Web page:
Marion Levy from Long Island, and Claire Wemlinger from Brooklyn, became friends at Washington Irving High in Manhattan and both landed in Hollywood in the early 1930s as Paulette Goddard (1910-1990) and Claire Trevor (1910-2000). Both were also nominated for Best Supporting Actress, Goddard for So Proudly We Hail, Trevor for Dead End and Key Largo, for which she won an Oscar as Edward G. Robinson’s moll.

In the 1940s Trevor made enough films like Murder My Sweet, Johnny Angel, and Born to Kill to earn the title of Queen of Film Noir, but her most sympathetic performance is as Dallas, the rudely treated prostitute in John Ford’s Stagecoach (1939); she’s the heart of the movie and the feeling she brings to her scenes with John Wayne clearly inspires him to make the most of what proved to be a career-changing role. Another landmark role was Paulette Goddard’s radiant gamin in Charlie Chaplin’s Modern Times, where she holds her own with the Tramp and becomes the only mortal ever allowed to walk off into the sunset by his side. In the numerous other, relatively ordinary films she made in the 1940s, she’s charming, sexy, and always likeable, but she never found the parts or pictures that might have made her a major star.

City Girl

Another star who came in with Halley’s Comet was Bronx-born Sophia Kosow, better known as Sylvia Sidney (1910-1999). If any one actress could be called the conscience of the films of the thirties, it’s Sylvia Sidney. Generalization or no, typecasting aside (she complained of being too often cast as a victim, “Paramount paid me by the tear”), she always projects integrity and compassion, ever steadfast; it’s hard to imagine anyone else bringing as much as she did to some of the best films of the period, from Rouben Mamoulian’s City Streets and Josef von Sternberg’s American Tragedy in 1931 to Fritz Lang’s Fury (1936), and in 1938, Lang’s You Only Live Once and You and Me, where she memorably takes chalk in hand to add up on a blackboard for a gang of criminals the mathematical truth that crime literally does not pay.

A Tough Life

Born Lillian Rutstein in Boston, Lillian Roth (1910-1980) may be better known than her other Halley’s Comet sisters because of the international best-seller, I’ll Cry Tomorrow, inspired by her emotional appearance on This Is Your Life, an event that drew tens of thousands of letters (the book was made into a film with Susan Hayward). Compared to the other centenary stars, Roth had no movie career to speak of, no major roles, but the few times she’s on the screen, she owns it. In Ernst Lubitsch’s The Love Parade, I’d trade the scenes between the stars, Jeanette McDonald and Maurice Chevalier, for “Let’s Be Common,” the knock-down drag-out romp in which two servants, Lillian and the rubber-legged Lupino Lane, perform a Shakespearean burlesque of McDonald-Chevalier’s royal romance. Whether playing second fiddle to the Marx Brothers in Animal Crackers, or to Barbara Stanwyck in Ladies They Talk About, this woman, who had such a tough, if triumphant, life, generates a world of happiness, spirit, and good feeling, from her big infectious smile, to all the sexy-slapstick body English she puts into her number with Lupino Lane.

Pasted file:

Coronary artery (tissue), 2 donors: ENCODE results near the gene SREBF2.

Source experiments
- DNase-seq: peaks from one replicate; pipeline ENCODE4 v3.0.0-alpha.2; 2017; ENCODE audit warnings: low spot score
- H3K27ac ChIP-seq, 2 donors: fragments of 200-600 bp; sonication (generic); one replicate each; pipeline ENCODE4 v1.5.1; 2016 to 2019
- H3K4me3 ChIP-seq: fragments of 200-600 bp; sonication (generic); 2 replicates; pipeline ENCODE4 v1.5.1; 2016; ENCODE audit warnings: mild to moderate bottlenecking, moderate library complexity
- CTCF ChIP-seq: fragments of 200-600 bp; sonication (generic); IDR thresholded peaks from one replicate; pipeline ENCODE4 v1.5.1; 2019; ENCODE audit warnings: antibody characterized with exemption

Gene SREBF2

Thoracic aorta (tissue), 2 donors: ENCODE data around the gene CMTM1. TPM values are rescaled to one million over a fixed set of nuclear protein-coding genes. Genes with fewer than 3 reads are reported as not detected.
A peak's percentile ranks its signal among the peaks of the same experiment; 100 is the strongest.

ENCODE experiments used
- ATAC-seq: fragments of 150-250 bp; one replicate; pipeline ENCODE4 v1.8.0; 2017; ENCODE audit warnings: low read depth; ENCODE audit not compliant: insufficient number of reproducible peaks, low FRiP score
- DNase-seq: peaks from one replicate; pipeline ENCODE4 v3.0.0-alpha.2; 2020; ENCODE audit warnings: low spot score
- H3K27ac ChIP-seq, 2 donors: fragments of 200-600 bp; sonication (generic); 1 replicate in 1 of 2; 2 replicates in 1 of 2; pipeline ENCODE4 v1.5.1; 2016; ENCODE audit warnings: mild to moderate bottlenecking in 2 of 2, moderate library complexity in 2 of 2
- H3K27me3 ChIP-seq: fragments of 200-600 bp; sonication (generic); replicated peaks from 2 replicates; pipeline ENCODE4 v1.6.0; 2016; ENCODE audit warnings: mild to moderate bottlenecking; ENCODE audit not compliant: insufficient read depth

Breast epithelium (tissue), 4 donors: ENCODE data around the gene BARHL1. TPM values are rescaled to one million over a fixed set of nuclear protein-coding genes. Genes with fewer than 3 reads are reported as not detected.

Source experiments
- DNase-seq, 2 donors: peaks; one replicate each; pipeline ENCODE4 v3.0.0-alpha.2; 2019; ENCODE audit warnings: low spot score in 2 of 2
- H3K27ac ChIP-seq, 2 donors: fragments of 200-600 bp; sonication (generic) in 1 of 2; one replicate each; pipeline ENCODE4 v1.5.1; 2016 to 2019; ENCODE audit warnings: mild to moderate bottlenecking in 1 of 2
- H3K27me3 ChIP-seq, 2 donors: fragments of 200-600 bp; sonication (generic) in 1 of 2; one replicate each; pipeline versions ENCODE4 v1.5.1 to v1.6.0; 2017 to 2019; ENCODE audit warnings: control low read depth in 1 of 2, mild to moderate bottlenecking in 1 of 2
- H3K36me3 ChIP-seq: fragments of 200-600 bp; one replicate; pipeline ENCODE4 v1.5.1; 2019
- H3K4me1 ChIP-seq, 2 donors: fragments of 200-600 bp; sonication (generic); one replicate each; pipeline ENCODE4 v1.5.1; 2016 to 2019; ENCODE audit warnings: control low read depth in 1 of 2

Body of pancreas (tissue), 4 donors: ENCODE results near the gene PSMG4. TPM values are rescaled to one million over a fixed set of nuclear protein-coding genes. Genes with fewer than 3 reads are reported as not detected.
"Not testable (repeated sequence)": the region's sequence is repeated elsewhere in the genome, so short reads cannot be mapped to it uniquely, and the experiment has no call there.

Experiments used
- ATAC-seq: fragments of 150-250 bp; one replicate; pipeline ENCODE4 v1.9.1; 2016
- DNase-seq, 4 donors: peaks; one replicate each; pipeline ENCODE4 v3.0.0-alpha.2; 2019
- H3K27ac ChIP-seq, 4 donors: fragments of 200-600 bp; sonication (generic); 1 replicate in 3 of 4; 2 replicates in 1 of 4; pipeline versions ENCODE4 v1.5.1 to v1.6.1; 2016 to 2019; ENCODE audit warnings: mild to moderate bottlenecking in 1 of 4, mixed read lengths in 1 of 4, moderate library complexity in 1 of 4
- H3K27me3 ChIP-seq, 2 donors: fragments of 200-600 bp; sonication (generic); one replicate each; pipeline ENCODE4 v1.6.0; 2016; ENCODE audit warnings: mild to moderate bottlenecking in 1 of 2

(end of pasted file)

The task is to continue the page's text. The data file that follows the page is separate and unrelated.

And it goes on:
Other Women

There’s no room for more than a mention of other actresses from 1910 (the two who are still with us, Luise Rainer and Gloria Stuart, were the subject of a column in the July 21 issue), among them Virginia Bruce, the former Helen Briggs (1910-1982), who had a kind of sexy, feline charm, at once sly and shy and played the title role in Jane Eyre; Jane Wyatt (1910-2006), the luminous Sondra of Shangri-La in Frank Capra’s Lost Horizon, and later television’s favorite wife and mother in Father Knows Best (1954-1960) and Spock’s human mother in Star Trek. Then there’s French import Simone Simon (1910-2005), so memorable in Val Lewton films like The Curse of the Cat People; the forever fun Patsy Kelly (1910-1981); ingenues of the 1930s like Anita Page (1910-2008), and Margaret Lindsay (1910-1981).

Men? That’s, as they say, another story. The one who deserves special mention is director and actor Eric Von Stroheim, who was born September 22, 1885. TCM is celebrating him today with showings of the fullest version available of his mutilated masterpiece, Greed (239 minutes), along with a number of other pictures he either directed or acted in.